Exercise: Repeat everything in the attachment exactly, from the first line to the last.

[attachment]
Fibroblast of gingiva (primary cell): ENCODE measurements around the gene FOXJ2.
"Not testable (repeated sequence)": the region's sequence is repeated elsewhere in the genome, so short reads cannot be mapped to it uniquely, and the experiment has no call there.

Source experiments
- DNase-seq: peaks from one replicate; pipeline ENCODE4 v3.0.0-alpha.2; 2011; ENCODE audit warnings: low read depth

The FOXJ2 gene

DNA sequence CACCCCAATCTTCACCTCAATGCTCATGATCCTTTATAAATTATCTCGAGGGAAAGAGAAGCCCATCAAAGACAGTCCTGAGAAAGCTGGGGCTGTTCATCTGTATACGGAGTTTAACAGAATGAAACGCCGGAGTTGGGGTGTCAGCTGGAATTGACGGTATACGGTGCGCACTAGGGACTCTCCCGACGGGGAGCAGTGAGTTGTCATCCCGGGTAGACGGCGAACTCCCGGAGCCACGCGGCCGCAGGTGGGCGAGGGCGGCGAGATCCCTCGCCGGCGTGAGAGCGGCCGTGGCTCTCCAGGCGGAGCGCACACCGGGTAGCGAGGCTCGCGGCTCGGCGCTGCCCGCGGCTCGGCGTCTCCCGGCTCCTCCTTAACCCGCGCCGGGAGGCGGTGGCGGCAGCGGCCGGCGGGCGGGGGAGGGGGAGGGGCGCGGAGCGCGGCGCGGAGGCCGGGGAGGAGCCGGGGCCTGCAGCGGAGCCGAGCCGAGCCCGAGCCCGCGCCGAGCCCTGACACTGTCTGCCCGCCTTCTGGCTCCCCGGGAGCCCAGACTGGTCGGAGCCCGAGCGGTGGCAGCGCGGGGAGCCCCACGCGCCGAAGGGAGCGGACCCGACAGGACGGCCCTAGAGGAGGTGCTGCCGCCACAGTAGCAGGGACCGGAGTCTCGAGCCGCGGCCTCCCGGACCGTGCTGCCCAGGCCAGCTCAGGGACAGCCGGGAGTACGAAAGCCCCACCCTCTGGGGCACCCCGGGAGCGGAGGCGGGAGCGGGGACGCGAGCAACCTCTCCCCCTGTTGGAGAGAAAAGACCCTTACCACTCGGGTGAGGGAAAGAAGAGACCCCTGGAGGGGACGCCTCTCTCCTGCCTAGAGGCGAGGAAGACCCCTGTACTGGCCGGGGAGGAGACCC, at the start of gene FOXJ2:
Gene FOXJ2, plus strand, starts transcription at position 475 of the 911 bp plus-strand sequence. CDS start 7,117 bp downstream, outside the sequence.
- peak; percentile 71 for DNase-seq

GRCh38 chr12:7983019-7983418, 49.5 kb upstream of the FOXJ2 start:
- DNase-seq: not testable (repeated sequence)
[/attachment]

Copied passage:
Fibroblast of gingiva (primary cell): ENCODE measurements around the gene FOXJ2.
"Not testable (repeated sequence)": the region's sequence is repeated elsewhere in the genome, so short reads cannot be mapped to it uniquely, and the experiment has no call there.

Source experiments
- DNase-seq: peaks from one replicate; pipeline ENCODE4 v3.0.0-alpha.2; 2011; ENCODE audit warnings: low read depth

The FOXJ2 gene

DNA sequence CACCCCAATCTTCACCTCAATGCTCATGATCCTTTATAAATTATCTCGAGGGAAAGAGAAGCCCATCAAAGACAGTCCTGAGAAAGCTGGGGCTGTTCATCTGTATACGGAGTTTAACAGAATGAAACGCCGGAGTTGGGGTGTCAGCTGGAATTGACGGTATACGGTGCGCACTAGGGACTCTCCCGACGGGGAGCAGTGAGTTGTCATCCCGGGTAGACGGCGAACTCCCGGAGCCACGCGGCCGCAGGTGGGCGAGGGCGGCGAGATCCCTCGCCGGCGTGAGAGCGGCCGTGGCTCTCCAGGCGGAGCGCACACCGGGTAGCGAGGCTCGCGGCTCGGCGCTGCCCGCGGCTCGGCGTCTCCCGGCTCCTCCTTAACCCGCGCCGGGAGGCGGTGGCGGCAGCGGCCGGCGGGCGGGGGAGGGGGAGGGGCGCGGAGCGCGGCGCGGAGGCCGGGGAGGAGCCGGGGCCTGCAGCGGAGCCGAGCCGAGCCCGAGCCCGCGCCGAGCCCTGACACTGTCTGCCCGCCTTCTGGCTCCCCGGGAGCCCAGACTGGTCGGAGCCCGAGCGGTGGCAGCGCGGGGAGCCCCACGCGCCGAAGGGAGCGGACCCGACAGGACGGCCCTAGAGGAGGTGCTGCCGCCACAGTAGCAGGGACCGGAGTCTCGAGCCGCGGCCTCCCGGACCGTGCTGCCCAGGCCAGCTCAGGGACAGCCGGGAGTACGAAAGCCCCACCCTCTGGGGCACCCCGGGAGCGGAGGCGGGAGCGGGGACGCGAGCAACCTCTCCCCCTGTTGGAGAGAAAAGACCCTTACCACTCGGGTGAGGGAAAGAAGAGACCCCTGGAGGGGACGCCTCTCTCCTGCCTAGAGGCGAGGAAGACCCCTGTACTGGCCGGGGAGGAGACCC, at the start of gene FOXJ2:
Gene FOXJ2, plus strand, starts transcription at position 475 of the 911 bp plus-strand sequence. CDS start 7,117 bp downstream, outside the sequence.
- peak; percentile 71 for DNase-seq

GRCh38 chr12:7983019-7983418, 49.5 kb upstream of the FOXJ2 start:
- DNase-seq: not testable (repeated sequence)